Everything You Need To Know About First-Party Data

first party data

For years, businesses and marketers have relied on third-party data for their marketing campaigns, but things are changing. Third-party cookies are being phased out, and many companies are seeing the value of first-party data. When you collect first-party data, you get more accurate, high-quality information that meets privacy guidelines. 

Using first-party data is no longer a “nice to have”, it’s a must. Even though they are on their way out, research shows that 81% of businesses still rely on third-party cookies. If you aren’t prioritizing first-party data, you’re leaving your business at risk. 

According to the same study, 85% of consumers want companies to use only first-party data. Another study reveals that 75% of people don’t trust how data is shared

Research also shows that first-party data impacts revenue. In a study by Google and Boston Consulting Group, brands that used first-party data in their marketing campaigns earned 2.9 times higher revenue than those that didn’t. The brands also increased their cost savings by 1.5 times more than those that didn’t use first-party data. 

First-party data is the future and standard for effective marketing. In this guide, we’ll go over the basics of customer data collection first. Then, we’ll provide a framework for how you can collect and implement first-party data in your business.

Table of contents

First-Party Data

First-party data is information a business collects directly from its prospects and customers. This data is unique to your company because you collect and own it.  Examples of information that you can collect include:

  • Customer demographics – marital status, gender, occupation, education level, or age
  • Time spent on site 
  • Audience location
  • A customer’s purchase history and interests
  • Number of unique visitors

Because it is collected directly by the organization, first-party data is typically more accurate and relevant. 

Example of First-Party Data

Any information that you collect directly from your customers can be considered first-party. For example, many businesses collect first-party data when they use Google Analytics to track their site analytics. You can view your organic traffic, demographics, bounce rate, time on site, conversions, and other metrics. 


First-party data collection can happen through any channel you interact with your customers. It can be through your mobile app, website, social media, or something else. It also can happen offline as well as online.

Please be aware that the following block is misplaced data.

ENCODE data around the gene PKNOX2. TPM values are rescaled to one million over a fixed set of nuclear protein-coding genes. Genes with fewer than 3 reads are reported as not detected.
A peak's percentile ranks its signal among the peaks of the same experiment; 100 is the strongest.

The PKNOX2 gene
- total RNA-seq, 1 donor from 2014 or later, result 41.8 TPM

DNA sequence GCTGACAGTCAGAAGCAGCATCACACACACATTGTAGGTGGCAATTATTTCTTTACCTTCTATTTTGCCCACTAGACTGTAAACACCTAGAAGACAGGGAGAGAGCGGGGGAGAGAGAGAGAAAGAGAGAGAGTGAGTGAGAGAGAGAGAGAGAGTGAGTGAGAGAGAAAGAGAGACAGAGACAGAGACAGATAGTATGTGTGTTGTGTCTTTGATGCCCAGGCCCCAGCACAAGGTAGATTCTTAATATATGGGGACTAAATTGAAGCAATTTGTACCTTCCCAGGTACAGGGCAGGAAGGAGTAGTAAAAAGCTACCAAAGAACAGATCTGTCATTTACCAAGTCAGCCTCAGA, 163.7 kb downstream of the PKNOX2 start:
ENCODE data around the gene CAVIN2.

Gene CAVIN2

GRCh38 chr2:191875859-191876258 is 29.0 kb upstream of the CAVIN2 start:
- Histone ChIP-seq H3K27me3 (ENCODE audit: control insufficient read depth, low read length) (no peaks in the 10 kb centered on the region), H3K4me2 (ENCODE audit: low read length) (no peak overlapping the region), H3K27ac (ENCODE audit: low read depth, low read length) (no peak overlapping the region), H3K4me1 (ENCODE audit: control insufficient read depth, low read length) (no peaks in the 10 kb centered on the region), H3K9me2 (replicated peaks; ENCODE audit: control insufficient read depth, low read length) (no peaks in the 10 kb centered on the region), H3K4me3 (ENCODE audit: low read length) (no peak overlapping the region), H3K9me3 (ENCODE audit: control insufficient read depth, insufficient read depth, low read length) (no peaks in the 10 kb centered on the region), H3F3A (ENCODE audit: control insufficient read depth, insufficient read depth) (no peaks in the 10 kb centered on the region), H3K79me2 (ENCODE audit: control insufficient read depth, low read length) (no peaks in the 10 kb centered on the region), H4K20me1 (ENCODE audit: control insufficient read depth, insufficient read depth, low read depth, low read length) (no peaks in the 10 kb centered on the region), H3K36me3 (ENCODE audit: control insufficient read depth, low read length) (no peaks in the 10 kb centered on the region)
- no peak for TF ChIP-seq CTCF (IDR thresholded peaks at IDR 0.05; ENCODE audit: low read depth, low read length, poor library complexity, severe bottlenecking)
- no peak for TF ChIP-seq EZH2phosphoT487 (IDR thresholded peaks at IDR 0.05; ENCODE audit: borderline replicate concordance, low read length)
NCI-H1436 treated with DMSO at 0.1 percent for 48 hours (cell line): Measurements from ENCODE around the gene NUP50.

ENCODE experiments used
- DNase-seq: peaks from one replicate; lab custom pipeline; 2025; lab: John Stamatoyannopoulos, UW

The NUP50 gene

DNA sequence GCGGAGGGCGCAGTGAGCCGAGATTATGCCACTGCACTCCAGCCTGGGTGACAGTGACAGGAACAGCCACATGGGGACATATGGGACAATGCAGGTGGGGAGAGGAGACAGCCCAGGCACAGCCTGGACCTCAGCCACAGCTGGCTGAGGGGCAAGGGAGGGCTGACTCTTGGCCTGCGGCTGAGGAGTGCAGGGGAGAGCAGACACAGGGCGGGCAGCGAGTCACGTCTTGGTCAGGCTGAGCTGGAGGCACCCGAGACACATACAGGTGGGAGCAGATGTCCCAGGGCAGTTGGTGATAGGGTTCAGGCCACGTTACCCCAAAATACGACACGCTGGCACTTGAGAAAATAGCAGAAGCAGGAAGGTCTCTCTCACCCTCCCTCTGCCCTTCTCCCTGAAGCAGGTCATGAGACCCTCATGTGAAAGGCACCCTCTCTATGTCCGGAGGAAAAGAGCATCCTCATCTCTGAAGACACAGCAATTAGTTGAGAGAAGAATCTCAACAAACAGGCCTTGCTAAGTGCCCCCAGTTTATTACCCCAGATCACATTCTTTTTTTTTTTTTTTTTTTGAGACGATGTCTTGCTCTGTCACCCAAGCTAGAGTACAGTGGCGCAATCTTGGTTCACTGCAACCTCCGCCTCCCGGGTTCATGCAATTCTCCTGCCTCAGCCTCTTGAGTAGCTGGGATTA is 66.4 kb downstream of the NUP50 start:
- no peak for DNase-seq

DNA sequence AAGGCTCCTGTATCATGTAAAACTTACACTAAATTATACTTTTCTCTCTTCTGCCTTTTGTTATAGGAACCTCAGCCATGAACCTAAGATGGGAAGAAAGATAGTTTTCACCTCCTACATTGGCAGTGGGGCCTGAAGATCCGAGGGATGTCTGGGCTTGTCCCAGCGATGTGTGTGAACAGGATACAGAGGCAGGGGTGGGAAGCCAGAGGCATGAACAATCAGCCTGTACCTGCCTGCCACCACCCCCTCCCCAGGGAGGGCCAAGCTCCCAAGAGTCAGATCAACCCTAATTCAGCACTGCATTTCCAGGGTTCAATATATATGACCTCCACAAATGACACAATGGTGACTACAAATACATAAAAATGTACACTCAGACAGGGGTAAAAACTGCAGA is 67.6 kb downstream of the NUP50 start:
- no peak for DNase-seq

While first-party data is crucial in result-driven marketing campaigns, it can be difficult to scale because the information comes from your company’s in-house efforts. Therefore, some businesses turn to second-party data to supplement it.

Second-Party Data

Second-party data is your audience’s information from a known, trusted source. In other words, second-party data is someone else’s first-party data. It involves another organization gathering information from its audience and sharing the details with your company. 

Example of Second-Party Data

Second-party is commonly used when you book an ad with a publisher. For example, a whiskey company may inquire about banner ad space on a popular food blog or site. The food blog would likely provide second-party data about their audience to the whiskey company. 

In addition, second-party is common in brand partnerships. For example, a retailer might share data with a brand that they sell in their stores.


To collect second-party data, you usually partner with another organization that has similar goals and objectives. Second-party data can help you widen your audience data and scale new initiatives.

For instance, second-party data can reveal customer trends and patterns you hadn’t considered before. As a result, you can use it to create more personalized marketing campaigns, nurture leads, and eliminate friction in the sales process. 

Third-Party Data 

Third-party data is information that is collected about consumers, without them knowing or giving explicit consent. 

A third party, usually some type of data broker, puts together data from multiple sources and sells it to buyers through marketplaces. These sources can range from surveys to credit reports and publicly available government records like voter lists. You can see how third-party data violates privacy. 

Example of Third-Party Data

You may have noticed while searching around the Internet that you’d see ads for similar products or services to the ones you were researching. For instance, let’s say you were considering a trip to Costa Rica. 

You look up flights and hotels and visit several sites but don’t book anything yet. A few days later, you start seeing ads everywhere for Costa Rica trips and hotels — some from sites you never visited. The browser you’re using was likely tracking you through third-party cookies and advertisers targeted you because of it.


We’ve talked about data brokers, but did you know that some browsers also collect third-party cookies? (Although, they are going away.) 

Many browsers would use third-party cookies to track your actions and behaviors across the sites that you visit. It’s a practice that now violates several privacy regulations like CCPA and GDPR.

Some advertisers and publishers claim third-party cookies help to target audiences with more relevant advertisements. However, they soon won’t meet privacy standards. Plus, third-party data is not always reliable. You don’t know if the provider collected the data with consent, and the accuracy is questionable.

Zero-Party Data

Forrester first coined the term “zero-party data” in 2020. Zero-party data is similar to first-party. It is the information that customers proactively and intentionally share with your business.